So now, when your toddler pinches your leg because you won’t pick her up for the 50th time that day, your son is screaming at the top of his lungs at his brother for sitting on his head naked, and then his brother runs and squirms away from you, laughing because you can’t catch him at the precise moment that your cell phone rings with that important call you've been expecting, stop and take a moment before your blood pressure rises too high, to realize how it is precisely this relentless and precious mess of parenthood and life that you would miss if you knew that they would suddenly be taken away from you.

During the last days of her beloved father's battle with cancer, my friend sat with him in his bedroom, savoring the last precious moments that she could have with this man who had meant so much to her throughout her life and who still so remarkably held fast to his sense of humor, even knowing he was soon going to die. A former airline pilot, he had also been an avid bird-lover, fond of watching the eagles that nested nearby and feeding the crows that made their home around his property. That day, as they watched the eagles together flying outside his window, she asked him to give her a sign that he was still watching over her when he was gone. He agreed with a smile on his face, perhaps already planning what that sign might be.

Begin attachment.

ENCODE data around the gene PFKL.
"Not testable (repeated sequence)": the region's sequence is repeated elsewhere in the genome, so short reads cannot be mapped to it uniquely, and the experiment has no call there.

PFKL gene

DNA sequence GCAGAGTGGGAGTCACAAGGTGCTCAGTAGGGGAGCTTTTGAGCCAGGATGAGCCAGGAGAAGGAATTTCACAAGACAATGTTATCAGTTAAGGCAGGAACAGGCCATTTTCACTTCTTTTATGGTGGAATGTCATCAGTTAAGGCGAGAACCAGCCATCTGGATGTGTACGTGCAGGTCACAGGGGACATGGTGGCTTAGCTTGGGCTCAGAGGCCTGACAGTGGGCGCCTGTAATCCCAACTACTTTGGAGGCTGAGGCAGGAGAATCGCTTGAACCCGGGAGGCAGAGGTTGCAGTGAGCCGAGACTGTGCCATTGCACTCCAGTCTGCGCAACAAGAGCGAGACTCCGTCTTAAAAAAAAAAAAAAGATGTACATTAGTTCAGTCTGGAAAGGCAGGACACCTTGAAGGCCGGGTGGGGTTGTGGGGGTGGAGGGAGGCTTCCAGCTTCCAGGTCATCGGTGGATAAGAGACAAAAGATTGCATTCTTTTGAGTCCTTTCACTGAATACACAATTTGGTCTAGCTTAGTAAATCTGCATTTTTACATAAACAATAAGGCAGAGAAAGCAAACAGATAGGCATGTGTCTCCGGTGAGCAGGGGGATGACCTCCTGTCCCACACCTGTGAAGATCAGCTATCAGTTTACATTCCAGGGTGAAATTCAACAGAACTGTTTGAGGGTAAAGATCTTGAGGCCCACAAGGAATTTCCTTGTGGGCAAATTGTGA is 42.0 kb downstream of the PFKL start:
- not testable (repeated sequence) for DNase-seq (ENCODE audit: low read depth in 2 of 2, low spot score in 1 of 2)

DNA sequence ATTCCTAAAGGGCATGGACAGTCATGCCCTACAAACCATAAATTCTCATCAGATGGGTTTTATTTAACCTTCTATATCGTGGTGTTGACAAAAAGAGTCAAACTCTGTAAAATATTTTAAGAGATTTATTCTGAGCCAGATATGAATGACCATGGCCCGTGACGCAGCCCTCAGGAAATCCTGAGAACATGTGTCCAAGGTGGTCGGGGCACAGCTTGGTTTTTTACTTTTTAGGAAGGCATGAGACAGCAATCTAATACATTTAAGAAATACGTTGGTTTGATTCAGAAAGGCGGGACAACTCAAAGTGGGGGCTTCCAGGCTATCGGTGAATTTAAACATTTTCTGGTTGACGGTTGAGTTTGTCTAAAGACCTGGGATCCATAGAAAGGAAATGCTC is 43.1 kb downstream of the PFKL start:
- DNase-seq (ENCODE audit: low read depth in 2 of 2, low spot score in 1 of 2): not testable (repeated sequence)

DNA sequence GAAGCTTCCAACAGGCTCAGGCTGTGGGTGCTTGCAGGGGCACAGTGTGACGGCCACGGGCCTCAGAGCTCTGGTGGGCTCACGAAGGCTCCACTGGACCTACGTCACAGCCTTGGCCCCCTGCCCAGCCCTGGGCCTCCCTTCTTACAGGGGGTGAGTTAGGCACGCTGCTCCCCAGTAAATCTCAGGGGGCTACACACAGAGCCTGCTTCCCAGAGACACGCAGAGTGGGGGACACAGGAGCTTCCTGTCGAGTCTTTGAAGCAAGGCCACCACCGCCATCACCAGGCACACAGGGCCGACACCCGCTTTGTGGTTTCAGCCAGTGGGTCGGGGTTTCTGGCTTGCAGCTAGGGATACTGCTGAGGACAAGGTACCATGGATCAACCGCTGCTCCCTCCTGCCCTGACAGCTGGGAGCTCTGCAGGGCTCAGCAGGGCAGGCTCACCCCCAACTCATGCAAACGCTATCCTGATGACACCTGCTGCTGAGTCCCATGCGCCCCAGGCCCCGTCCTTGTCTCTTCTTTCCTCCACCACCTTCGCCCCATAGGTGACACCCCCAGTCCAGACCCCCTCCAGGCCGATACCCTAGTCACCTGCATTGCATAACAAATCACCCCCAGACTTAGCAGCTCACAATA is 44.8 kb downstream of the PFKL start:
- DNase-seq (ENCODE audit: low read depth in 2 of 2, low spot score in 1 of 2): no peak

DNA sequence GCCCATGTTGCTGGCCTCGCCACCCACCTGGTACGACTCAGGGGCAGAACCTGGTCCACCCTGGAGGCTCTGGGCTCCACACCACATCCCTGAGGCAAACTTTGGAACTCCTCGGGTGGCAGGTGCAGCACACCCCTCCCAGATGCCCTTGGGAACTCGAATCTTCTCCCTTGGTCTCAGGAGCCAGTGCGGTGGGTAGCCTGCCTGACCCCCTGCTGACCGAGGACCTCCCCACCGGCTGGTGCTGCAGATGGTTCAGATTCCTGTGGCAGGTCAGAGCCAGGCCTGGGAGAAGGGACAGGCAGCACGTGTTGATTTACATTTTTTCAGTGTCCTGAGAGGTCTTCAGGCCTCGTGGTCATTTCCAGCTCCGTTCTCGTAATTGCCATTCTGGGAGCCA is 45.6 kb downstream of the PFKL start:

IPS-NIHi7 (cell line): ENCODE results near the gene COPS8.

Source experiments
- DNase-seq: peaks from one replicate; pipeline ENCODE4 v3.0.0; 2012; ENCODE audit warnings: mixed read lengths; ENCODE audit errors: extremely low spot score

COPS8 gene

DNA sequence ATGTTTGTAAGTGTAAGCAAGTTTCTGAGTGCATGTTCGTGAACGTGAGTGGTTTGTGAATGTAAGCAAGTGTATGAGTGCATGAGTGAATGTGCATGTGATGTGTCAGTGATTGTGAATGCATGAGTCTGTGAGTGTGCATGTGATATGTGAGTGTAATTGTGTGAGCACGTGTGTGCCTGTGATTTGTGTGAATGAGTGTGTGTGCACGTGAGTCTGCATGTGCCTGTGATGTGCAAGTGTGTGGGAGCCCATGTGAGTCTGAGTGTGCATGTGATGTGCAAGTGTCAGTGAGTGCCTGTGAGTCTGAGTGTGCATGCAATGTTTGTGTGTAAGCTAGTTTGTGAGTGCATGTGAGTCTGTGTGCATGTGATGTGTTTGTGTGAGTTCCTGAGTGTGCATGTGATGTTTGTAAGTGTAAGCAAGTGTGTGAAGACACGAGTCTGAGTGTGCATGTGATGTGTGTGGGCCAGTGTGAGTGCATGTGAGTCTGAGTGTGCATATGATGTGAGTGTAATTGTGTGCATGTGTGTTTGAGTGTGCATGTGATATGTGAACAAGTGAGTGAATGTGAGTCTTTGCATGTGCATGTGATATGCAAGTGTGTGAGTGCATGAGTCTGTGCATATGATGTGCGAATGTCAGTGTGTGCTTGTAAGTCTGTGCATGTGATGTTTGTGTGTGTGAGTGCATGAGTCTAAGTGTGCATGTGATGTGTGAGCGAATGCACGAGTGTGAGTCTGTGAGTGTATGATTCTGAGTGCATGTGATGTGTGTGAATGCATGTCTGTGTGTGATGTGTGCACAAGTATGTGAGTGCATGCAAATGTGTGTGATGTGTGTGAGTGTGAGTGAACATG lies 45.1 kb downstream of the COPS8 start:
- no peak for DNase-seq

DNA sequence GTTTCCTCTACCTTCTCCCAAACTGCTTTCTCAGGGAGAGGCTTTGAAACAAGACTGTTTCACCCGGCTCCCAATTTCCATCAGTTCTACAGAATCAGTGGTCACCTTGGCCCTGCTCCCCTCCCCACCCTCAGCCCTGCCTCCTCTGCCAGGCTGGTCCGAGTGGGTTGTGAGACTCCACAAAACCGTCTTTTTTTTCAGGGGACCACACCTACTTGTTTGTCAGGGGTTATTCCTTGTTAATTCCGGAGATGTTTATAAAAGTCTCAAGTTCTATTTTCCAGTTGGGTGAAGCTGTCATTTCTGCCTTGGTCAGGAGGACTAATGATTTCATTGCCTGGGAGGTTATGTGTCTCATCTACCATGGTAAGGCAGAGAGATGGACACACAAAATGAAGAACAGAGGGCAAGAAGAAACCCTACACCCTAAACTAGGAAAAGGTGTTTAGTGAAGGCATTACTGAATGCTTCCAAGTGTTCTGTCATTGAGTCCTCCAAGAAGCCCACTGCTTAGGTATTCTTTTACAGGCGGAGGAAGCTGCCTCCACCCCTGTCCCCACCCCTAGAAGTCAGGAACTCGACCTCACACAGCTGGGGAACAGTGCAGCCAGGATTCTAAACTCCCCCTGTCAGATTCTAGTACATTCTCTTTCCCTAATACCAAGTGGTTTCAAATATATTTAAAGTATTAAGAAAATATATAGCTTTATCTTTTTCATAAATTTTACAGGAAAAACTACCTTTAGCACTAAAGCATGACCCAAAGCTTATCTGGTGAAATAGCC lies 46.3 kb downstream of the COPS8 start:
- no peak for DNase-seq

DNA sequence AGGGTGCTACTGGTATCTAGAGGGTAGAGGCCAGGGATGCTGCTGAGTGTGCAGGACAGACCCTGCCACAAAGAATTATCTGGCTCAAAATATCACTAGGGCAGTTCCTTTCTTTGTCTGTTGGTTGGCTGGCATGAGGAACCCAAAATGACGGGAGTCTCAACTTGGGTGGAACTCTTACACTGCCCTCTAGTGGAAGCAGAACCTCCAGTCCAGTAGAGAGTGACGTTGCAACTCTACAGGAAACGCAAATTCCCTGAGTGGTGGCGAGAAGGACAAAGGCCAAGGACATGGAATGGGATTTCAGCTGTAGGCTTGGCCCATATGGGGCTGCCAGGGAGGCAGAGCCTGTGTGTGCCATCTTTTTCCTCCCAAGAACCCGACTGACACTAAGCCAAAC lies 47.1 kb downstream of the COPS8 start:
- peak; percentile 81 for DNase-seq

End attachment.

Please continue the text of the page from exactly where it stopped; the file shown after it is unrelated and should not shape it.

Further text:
Shortly afterwards, still very saddened by his death, my friend was walking through town after getting her hair cut. All of a sudden, she felt a warm, liquidy substance fall from the sky and land right on her forehead. Realizing what happened, she looked up and saw the guilty crow looking down at her. She laughed as she "cawed" proudly at her, and she in turn lovingly cursed at him, knowing in her soul that true to his famous sense of humor, this was his sign, once again reminding her to take joy in the precious messiness of life, no matter how it comes...